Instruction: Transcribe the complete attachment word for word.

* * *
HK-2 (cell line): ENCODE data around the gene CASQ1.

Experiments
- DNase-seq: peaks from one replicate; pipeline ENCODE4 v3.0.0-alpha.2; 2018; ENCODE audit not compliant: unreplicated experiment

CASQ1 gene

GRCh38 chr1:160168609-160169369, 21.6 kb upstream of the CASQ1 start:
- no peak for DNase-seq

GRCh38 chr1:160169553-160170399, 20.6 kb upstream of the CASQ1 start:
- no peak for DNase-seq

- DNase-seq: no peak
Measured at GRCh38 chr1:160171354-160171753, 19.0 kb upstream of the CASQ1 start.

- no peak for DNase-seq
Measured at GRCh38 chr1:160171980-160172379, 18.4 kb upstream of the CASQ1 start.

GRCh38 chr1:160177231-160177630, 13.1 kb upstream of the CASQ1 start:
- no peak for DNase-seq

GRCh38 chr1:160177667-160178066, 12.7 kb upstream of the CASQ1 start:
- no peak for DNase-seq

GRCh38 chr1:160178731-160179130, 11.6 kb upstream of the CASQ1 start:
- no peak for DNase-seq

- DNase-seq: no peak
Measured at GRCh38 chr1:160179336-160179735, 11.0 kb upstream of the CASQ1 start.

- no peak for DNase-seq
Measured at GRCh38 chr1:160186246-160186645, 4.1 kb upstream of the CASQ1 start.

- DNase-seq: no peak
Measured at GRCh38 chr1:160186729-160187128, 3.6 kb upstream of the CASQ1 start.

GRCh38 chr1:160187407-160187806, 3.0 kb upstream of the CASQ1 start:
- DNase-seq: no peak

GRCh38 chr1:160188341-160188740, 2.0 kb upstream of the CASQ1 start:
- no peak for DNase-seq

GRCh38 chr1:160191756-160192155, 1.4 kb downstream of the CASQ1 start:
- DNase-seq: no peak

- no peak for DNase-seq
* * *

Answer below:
HK-2 (cell line): ENCODE data around the gene CASQ1.

Experiments
- DNase-seq: peaks from one replicate; pipeline ENCODE4 v3.0.0-alpha.2; 2018; ENCODE audit not compliant: unreplicated experiment

CASQ1 gene

GRCh38 chr1:160168609-160169369, 21.6 kb upstream of the CASQ1 start:
- no peak for DNase-seq

GRCh38 chr1:160169553-160170399, 20.6 kb upstream of the CASQ1 start:
- no peak for DNase-seq

- DNase-seq: no peak
Measured at GRCh38 chr1:160171354-160171753, 19.0 kb upstream of the CASQ1 start.

- no peak for DNase-seq
Measured at GRCh38 chr1:160171980-160172379, 18.4 kb upstream of the CASQ1 start.

GRCh38 chr1:160177231-160177630, 13.1 kb upstream of the CASQ1 start:
- no peak for DNase-seq

GRCh38 chr1:160177667-160178066, 12.7 kb upstream of the CASQ1 start:
- no peak for DNase-seq

GRCh38 chr1:160178731-160179130, 11.6 kb upstream of the CASQ1 start:
- no peak for DNase-seq

- DNase-seq: no peak
Measured at GRCh38 chr1:160179336-160179735, 11.0 kb upstream of the CASQ1 start.

- no peak for DNase-seq
Measured at GRCh38 chr1:160186246-160186645, 4.1 kb upstream of the CASQ1 start.

- DNase-seq: no peak
Measured at GRCh38 chr1:160186729-160187128, 3.6 kb upstream of the CASQ1 start.

GRCh38 chr1:160187407-160187806, 3.0 kb upstream of the CASQ1 start:
- DNase-seq: no peak

GRCh38 chr1:160188341-160188740, 2.0 kb upstream of the CASQ1 start:
- no peak for DNase-seq

GRCh38 chr1:160191756-160192155, 1.4 kb downstream of the CASQ1 start:
- DNase-seq: no peak

- no peak for DNase-seq